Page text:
Operative word here being “smug,” not male. Jay Asher’s “13 Reasons” is rightly praised. But then, Asher is, um, a writer. Not a marketing guy who thinks he can rise above the very niche he intends to exploit.

      November 26, 2015
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    • I have to second this. The review would practically write itself!

      November 27, 2015
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  13. My favourite author was Terry Pratchett. He was amazing, especially his Tiffany Aching series, which had some real kick-ass female leads (Mostly witches, so they had to be kick-ass).

    November 26, 2015
    |Reply
    • ViolettaD
      ViolettaD

      Oh God, the Discworld books are BRILLIANT.

      November 26, 2015
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    • ifyouevercomeback
      ifyouevercomeback

      Fist pump for Terry Pratchet! His witches were all so bad ass, I want to Granny Weatherwax when I grow up.

      December 8, 2015
      |Reply
  14. Amber Rose
    Amber Rose

    Augh.

    Practically speaking, if you became a warrior of any kind, you’d end up a bit like the lady knights Tamora Pierce writes: not really that distinguishable at first glance from the dude knights, what with all the armor and scars and enormous muscles.

    They didn’t drop weight. They became like, body builders. And it took years of hard work, all day hard work, which seems kind of an impractical timeline to rescue someone from kidnappers. After a few days, don’t the odds of getting someone back alive drop to almost nothing?

    November 26, 2015
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  15. Amelia
    Amelia

    Jeeze, Jenny. You had me worried for a whole minute there!

    November 28, 2015
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  16. Lisa
    Lisa

    I was actually a lot happier thinking that maybe you WERE going to write a novel like that, than I was after I clicked the link and read the real story.
    Everyone has already commented the thoughts in my head. But URGH, who the fuck disses the Hunger Games for being complex and uncomfortable and then thinks they have a clue how to write for Young Adult audiences. It’s like his character has a good wholesome story line, and that’s something to be proud of.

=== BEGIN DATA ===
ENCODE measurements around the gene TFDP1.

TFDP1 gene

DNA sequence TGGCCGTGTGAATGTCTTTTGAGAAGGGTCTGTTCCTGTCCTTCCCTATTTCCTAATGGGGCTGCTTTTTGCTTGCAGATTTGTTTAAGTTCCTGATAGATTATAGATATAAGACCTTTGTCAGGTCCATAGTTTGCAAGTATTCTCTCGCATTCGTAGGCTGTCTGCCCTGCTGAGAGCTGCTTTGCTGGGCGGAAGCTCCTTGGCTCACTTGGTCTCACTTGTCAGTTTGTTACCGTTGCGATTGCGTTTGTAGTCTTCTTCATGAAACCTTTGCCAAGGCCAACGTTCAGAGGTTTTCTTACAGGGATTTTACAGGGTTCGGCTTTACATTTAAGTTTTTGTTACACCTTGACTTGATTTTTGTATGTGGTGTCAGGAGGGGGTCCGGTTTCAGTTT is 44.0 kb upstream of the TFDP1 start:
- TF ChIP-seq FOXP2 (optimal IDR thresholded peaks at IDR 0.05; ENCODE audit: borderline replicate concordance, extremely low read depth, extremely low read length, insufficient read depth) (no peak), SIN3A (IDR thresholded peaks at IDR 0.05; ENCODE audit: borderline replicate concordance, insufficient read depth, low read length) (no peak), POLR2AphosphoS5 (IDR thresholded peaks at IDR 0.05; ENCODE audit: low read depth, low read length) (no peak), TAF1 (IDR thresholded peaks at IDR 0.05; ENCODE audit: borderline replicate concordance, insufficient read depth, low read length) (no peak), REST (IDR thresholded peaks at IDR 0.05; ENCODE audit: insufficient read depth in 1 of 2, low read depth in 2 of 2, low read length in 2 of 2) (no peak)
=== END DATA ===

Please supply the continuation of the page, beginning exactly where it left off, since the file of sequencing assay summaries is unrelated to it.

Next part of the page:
But really can you write a white dude novel please Jenny? I have found myself avoiding books and music written by white dudes for a number of years now (I tend to find them boring) maybe you could give me that main stream feeling?

    November 28, 2015
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  17. Rhoda
    Rhoda

    Didn’t they already make a film that was like The Bourne Identity but about a girl and her father? It was called Hanna, starring Saoirse Ronan and was pretty good.

    And as for YA not having moral ambiguity. There was teenage fiction with moral ambiguity back in the ’90s. Dark stories like The Sterkarm Handshake by Susan Price or Bloodtide by Melvin Burgess.

    November 29, 2015
    |Reply
    • Tracy
      Tracy

      Yes Hanna was that film, except that the girl was trained by her father to be an assassin and get revenge on the villain for him. But it could be to The Cruelty what Battle Royale was to The hunger Games.

      November 29, 2015
      |Reply
  18. yogacat
    yogacat

    Please, like The Boss, revolutionize the White Male Author book and sell it to us. Please!

    November 29, 2015
    |Reply
  19. I read his book. It’s not very good.
    I was also put off by the constant disparagement of YA dystopian fiction.

    November 30, 2015
    |Reply
  20. LovelloftheWolves
    LovelloftheWolves

    AHMAZING. I second (and third) other commentators above – please (if you want, natch) review the book when it comes out!

    November 30, 2015
    |Reply
  21. Alyssa
    Alyssa

    So I see white dudes are doing that thing they do where they insult something they know nothing about, insist they can do it better, then proceed to be completely formulaic, and produce a totally mediocre, unoriginal, and otherwise underwhelming piece of work rife with lazy, problematic stereotypes. Then do that other thing they do where they pat themselves on the back for being second-rate and ask for money and awards and cookies, and get all of those things handed to them by other white men. All so they can do that other other thing they do where they circle jerk each other off and celebrate their own mediocrity while ignoring everyone else’s genius? Must be a day that ends in Y.

    November 30, 2015
    |Reply
  22. Paige
    Paige

    Hmmm…strong and physically perfect with psychological damage. Sounds eerily similar to a certain Jessica Jones who recently debuted on Netflix (but has been around in comics for years)

    December 4, 2015
    |Reply